With the touch of a magician, Finn Russell made all of rugby’s problems disappear on Saturday evening, if only for a little while. All the concerns about tackle height and brain injury, all the controversies of governance and finance and myriad issues about where on earth this troubled sport is heading vanished for 40 breathless minutes as the one-time stonemason built an insurmountable lead for a record-busting Scotland.
If you weren’t Welsh you could luxuriate in the excellence of what he did out there. The subtlety of his hands, the accuracy of his cross-kicks, the authority, the vision, the class. The daring. The ability to make everything look so simple and such fun.
Wales didn’t know what to do with Russell in that second half. The try that turned a sticky game into the beginnings of a rout was Kyle Steyn’s first one in the right-hand corner when Russell took out three Welsh defenders before offloading out the side door, like Sonny Bill Williams on his best day.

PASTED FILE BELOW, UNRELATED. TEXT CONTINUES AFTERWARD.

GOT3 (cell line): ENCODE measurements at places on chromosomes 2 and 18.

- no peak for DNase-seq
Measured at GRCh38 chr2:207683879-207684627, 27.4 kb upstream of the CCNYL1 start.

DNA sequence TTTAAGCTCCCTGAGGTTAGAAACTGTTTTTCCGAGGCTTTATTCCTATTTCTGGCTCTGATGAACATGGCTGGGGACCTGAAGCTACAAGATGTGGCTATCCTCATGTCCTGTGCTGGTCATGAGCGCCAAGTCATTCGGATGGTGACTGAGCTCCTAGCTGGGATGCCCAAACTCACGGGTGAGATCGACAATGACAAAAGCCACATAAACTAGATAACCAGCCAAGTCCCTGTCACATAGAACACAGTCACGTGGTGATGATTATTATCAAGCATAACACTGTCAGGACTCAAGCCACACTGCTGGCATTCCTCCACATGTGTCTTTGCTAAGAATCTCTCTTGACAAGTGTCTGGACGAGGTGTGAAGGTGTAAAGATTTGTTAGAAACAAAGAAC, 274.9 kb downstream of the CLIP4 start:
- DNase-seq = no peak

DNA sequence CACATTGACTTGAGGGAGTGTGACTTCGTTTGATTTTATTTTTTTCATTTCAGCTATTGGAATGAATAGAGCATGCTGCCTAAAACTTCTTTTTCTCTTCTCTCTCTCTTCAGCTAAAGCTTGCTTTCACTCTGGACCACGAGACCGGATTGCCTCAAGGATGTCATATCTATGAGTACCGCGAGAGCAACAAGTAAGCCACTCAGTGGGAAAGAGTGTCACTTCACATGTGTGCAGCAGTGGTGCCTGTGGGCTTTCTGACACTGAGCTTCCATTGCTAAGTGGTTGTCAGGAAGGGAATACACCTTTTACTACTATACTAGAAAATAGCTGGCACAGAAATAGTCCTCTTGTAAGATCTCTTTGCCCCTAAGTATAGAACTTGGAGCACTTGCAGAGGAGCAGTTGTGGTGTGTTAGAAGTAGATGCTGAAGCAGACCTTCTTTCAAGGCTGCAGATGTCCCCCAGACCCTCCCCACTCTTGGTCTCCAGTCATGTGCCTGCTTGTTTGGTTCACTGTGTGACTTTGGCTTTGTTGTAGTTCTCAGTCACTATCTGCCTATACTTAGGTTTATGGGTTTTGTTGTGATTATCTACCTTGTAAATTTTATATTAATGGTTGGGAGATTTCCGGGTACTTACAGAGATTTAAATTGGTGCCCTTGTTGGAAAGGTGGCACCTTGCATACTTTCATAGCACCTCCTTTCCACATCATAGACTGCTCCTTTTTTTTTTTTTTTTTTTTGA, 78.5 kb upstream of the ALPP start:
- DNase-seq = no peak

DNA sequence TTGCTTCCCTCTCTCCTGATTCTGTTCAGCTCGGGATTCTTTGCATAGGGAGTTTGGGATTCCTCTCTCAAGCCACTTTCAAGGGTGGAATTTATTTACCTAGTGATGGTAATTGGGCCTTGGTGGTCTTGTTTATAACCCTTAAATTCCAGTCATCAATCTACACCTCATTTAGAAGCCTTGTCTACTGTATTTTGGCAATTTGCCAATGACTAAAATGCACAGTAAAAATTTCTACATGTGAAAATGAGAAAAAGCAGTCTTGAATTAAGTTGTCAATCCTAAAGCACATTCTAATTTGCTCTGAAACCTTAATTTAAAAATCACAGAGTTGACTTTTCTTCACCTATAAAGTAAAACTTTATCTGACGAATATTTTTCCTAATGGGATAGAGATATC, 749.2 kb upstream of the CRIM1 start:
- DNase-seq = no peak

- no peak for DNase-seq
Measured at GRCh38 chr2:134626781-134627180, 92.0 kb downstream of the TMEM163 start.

He did it at such pace and with such clarity that you could never tire of watching it. Russell gave the final pass or the final kick for three of Scotland’s five tries. He’s given the assist on 10 tries in his last nine Test matches since the beginning of last year, a number no other top tier player has matched in that same period. In full flight, Russell reminds us of why we fell in love with rugby.
Not for the collisions or the hard cases – for sure, they have for their place – but for the artists. Defence coaches are lauded now. The game is packed with experts with laptops spewing out video and data to aid game plans on how to neutralise people like Russell, but blessed are the days when attack triumphs over defence. And this was one of them.
When Scotland started to play with urgency the visitors must have felt like they were playing a game of Whack A Mole. No matter how many Scottish attackers they put down, another would pop up.
Duhan van der Merwe didn’t score, but he ran for 150m (almost 50m more than his Twickenham tour-de-force). Only Ireland’s Hugo Keenan topped him with a frankly absurd 205m against France in Dublin.